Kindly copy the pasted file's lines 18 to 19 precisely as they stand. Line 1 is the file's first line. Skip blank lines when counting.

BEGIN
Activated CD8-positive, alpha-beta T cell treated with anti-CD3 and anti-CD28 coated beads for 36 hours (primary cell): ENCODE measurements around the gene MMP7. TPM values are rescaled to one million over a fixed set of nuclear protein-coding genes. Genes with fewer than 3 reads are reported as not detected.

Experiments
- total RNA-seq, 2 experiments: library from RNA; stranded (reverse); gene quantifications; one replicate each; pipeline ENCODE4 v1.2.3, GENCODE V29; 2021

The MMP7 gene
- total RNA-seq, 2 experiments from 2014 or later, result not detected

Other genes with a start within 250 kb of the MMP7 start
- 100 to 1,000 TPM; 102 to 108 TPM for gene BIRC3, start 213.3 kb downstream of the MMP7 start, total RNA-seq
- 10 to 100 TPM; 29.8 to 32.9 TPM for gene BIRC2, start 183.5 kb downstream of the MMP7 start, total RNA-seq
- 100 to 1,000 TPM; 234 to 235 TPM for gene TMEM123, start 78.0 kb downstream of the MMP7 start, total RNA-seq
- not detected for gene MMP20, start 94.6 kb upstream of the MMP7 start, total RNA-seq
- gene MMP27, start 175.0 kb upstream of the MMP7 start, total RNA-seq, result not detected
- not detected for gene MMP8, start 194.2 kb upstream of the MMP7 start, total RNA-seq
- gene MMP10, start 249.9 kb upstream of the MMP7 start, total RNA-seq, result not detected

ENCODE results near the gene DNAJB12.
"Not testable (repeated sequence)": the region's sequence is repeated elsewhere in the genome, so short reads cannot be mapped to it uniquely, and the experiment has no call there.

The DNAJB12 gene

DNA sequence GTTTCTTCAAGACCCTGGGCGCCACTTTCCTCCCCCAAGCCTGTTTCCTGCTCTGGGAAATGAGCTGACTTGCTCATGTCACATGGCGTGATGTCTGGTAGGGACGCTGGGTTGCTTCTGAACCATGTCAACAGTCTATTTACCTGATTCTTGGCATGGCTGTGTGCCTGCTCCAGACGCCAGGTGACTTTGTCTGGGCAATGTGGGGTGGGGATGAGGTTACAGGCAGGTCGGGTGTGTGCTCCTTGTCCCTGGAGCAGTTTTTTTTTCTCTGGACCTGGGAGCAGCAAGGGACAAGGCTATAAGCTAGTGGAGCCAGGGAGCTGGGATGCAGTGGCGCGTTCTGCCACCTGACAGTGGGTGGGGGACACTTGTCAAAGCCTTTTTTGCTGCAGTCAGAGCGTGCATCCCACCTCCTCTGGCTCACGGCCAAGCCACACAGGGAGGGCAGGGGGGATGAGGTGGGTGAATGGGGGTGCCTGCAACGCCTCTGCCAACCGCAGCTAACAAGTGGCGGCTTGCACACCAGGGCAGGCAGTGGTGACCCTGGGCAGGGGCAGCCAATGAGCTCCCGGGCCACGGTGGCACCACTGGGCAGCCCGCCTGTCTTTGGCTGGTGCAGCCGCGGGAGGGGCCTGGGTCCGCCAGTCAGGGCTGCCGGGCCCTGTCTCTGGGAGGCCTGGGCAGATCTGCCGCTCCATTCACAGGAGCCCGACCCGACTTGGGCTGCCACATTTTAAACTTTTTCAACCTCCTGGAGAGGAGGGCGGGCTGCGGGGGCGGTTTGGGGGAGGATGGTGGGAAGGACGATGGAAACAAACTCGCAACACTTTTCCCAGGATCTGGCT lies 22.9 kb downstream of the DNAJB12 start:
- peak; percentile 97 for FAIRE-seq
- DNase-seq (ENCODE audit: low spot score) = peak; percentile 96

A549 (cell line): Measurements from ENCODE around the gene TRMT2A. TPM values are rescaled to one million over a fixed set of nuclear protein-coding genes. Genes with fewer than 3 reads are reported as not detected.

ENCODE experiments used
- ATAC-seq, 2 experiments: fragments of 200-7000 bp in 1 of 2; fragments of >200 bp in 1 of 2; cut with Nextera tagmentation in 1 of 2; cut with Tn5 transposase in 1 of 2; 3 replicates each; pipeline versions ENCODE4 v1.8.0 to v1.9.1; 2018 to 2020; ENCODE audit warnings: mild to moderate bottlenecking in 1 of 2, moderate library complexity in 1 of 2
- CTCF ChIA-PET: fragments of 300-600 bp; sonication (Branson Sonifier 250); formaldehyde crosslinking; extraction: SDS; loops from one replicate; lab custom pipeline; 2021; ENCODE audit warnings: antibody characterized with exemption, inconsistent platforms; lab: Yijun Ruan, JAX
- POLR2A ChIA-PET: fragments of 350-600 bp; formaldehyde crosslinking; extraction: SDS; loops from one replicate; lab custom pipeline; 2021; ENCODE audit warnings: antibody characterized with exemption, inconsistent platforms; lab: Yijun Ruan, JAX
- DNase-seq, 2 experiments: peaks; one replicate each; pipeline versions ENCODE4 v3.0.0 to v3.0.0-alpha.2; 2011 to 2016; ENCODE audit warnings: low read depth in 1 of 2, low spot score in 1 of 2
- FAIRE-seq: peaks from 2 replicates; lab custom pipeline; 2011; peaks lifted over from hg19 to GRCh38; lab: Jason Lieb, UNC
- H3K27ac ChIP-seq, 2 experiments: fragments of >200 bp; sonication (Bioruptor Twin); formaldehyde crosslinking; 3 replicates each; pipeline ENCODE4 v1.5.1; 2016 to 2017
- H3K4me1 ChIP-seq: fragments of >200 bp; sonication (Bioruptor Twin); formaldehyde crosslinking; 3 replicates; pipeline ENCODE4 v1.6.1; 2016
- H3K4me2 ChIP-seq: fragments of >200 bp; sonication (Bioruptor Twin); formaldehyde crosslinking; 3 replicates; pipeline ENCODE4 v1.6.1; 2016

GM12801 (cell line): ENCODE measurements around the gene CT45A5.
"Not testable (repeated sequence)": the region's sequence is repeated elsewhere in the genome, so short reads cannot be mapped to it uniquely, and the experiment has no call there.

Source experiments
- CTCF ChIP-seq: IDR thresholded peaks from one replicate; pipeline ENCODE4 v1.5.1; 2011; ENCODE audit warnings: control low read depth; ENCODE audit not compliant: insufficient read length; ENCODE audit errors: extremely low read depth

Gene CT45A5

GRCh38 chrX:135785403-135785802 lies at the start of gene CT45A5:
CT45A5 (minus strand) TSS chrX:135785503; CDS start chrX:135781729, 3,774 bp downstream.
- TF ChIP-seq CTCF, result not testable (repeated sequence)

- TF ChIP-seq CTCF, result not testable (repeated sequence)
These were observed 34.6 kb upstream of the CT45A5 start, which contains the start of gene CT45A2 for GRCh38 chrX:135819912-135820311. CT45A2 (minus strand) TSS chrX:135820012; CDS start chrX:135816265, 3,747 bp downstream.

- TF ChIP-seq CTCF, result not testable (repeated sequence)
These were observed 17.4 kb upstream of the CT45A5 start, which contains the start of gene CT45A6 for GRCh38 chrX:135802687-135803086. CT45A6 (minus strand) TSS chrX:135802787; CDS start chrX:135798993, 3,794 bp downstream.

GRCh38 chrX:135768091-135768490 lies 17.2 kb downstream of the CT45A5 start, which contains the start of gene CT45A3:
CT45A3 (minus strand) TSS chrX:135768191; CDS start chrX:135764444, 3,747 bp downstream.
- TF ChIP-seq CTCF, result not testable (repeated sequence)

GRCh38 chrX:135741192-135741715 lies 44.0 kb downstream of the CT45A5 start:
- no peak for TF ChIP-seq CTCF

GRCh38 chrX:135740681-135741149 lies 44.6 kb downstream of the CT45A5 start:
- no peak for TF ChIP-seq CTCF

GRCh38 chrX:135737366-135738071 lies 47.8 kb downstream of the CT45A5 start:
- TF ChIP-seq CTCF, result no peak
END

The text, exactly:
- peak; percentile 97 for FAIRE-seq
- DNase-seq (ENCODE audit: low spot score) = peak; percentile 96